KODIAK — As the Kodiak Island Borough School District tries to balance a $3.5 million deficit, teachers are lending a hand.

On Monday, the borough school board approved a one-year rollover of the district’s contract with the Kodiak Borough Education Association (KBEA), which represents certified employees, including most teachers. The rollover slightly modifies existing rules for sick leave and includes no raises or benefit increases except those already contracted.

KBEA is the largest organized group in the Kodiak school district. Negotiations are continuing with three other groups, including the Kodiak Island Educational Support Association.

Schools superintendent Stewart McDonald said it’s not good that the district couldn’t offer teachers a raise, but the agreement helps balance the budget.

“It was a good outcome given our current circumstances,” he said. “I wouldn’t consider it a victory by any means, because our teachers work hard, and we’re always in favor of them being compensated with a competitive wage.”

Sami King, president of KBEA, said the deficit did factor into the group’s decision to accept a rollover.

“The uncertainty of the economy and the fact that we only agreed to a one-year contract also figured in our decision,” she wrote the Daily Mirror in an email.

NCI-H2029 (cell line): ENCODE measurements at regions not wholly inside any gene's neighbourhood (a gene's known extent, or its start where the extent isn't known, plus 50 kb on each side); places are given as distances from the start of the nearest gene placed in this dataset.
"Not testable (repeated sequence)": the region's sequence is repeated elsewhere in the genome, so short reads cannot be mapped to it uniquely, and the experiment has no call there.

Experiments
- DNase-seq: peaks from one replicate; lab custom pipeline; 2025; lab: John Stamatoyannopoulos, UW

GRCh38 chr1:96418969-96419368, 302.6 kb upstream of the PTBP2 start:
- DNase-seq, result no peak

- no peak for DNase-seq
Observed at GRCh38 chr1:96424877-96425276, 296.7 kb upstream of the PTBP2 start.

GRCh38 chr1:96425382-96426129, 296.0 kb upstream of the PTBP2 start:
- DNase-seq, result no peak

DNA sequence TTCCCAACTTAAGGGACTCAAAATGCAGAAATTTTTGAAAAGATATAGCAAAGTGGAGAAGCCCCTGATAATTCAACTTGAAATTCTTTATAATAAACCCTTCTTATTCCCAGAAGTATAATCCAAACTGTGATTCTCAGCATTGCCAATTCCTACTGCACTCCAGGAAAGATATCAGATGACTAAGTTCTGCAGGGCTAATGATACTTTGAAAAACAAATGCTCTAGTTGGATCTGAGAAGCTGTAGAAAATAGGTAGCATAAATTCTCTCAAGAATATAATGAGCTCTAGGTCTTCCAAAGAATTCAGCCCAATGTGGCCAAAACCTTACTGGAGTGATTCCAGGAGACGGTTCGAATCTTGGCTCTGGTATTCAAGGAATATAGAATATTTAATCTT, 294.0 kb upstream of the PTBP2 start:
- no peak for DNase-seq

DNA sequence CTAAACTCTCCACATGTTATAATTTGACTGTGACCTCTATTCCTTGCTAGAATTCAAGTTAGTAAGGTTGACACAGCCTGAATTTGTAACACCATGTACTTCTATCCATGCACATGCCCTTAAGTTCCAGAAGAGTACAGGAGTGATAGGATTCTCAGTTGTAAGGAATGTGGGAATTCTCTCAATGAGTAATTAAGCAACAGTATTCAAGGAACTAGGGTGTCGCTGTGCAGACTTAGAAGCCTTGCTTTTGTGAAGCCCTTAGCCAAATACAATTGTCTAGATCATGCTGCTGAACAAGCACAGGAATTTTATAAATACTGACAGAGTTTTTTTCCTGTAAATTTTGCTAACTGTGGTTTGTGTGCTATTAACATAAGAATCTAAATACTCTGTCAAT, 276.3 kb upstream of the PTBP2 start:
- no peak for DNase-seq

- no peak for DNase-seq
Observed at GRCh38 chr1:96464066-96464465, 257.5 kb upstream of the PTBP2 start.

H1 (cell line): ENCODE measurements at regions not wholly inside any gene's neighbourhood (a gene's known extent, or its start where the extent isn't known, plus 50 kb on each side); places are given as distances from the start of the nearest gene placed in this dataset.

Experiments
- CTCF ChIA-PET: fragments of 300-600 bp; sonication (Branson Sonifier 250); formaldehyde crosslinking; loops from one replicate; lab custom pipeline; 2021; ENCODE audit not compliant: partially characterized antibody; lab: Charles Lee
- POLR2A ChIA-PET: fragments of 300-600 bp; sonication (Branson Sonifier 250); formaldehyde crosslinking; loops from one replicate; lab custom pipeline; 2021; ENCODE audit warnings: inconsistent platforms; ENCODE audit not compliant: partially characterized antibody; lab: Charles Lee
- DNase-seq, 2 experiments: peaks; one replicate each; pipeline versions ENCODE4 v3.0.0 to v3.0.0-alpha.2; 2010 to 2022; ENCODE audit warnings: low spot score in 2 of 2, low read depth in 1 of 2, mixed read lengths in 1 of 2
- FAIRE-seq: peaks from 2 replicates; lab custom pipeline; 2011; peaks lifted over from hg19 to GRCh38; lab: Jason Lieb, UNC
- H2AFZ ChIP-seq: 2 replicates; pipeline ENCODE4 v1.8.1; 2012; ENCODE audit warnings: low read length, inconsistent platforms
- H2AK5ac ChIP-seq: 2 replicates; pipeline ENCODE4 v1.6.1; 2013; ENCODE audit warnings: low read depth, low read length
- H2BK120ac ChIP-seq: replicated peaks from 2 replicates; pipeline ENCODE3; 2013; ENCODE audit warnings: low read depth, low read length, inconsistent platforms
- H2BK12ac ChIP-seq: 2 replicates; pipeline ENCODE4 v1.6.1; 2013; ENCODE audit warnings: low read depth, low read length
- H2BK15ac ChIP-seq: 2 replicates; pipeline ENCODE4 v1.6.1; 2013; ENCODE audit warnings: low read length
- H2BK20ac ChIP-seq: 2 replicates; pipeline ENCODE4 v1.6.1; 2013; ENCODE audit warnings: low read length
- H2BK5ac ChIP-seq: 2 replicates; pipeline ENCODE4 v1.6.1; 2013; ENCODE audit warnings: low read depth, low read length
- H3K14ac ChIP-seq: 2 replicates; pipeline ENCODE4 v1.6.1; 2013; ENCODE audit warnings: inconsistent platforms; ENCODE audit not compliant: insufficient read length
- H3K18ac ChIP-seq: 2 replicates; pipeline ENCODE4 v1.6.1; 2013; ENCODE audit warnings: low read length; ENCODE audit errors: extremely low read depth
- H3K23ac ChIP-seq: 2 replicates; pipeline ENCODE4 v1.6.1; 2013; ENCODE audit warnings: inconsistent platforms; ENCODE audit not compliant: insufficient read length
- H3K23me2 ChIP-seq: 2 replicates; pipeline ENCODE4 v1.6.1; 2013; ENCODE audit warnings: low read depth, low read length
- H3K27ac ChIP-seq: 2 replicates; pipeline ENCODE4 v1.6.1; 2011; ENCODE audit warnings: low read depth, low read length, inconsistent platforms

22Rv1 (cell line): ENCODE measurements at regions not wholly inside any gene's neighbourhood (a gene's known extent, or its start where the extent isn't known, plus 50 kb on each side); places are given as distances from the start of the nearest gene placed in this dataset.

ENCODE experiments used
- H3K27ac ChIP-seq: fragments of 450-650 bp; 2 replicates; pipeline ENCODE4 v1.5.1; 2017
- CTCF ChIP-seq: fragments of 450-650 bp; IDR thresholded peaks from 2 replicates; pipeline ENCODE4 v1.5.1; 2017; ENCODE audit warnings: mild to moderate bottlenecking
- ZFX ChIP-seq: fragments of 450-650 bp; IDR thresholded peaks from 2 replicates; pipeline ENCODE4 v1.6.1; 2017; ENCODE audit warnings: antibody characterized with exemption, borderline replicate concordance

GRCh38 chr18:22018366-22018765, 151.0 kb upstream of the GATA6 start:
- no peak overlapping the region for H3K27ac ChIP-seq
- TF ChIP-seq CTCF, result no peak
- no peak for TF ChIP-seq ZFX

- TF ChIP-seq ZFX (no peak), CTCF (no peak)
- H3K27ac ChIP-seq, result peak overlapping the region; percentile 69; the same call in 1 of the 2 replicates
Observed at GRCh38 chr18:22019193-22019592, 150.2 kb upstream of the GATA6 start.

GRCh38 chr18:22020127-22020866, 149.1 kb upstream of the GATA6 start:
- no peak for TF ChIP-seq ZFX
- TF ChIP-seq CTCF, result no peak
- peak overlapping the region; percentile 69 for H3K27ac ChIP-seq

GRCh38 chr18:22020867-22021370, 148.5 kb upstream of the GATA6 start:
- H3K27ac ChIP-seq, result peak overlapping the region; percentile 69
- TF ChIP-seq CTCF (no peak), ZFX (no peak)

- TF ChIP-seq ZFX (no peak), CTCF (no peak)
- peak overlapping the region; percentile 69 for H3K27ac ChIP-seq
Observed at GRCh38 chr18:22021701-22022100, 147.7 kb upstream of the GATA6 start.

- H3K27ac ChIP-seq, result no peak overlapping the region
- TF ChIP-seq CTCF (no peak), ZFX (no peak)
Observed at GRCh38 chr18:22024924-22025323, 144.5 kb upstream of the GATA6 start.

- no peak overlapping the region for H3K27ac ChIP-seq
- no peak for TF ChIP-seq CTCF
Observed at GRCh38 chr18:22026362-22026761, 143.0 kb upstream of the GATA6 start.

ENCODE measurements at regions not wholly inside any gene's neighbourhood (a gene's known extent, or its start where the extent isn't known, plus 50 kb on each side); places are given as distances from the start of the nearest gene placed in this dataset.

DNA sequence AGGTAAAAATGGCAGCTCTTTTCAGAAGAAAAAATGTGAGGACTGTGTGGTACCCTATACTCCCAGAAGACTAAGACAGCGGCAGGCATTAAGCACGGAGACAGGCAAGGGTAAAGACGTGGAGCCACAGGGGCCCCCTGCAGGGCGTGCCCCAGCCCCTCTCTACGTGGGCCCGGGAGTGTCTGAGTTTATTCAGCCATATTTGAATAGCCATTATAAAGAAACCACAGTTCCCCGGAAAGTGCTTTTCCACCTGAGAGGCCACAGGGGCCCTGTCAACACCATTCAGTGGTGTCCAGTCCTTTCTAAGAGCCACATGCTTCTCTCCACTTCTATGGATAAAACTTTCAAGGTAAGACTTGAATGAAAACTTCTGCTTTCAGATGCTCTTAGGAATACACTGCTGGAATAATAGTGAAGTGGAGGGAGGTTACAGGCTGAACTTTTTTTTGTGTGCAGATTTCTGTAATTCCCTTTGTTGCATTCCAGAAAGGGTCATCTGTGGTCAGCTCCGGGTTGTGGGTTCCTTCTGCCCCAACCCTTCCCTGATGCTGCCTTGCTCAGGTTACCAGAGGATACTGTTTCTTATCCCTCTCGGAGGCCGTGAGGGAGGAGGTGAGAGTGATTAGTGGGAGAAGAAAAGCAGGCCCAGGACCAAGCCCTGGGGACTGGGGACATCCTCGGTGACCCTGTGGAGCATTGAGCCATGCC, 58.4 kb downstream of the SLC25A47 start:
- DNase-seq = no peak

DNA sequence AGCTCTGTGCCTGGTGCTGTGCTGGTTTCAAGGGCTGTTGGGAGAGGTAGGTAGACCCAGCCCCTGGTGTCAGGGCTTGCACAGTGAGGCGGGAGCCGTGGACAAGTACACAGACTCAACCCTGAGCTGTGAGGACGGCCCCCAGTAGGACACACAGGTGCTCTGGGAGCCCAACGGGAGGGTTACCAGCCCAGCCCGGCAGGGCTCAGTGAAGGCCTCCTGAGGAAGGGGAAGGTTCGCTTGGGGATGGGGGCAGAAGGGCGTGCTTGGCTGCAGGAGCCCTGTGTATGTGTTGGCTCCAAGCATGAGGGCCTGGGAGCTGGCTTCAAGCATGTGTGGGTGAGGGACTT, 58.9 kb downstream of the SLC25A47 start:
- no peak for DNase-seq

Despite the flat funding, King said the teachers union did get some of what it wanted.

“Our current contract is better for teachers than what the district was proposing,” she wrote.

One downside to the new agreement is that it allows other Alaska school districts to take a lead over Kodiak in salaries and benefits, which could hurt hiring. Next year, the Anchorage School District will offer more in salaries and benefits.

“I don’t think that’s something that’s ever happened in our history,” McDonald said.

King said she doesn’t know if the difference will hurt hiring or not. She pointed out that since insurance costs and inflation are rising, giving no raises in 2013 is effectively a pay cut.

“Luckily, Kodiak is a desirable place to live and raise a family,” she wrote.

King added that while the union is willing to help the district balance its budget this year, it may not be willing to do so again.

“We will not expect to roll over the current contract when we enter negotiations next year,” she wrote.

Contact Mirror editor James Brooks at

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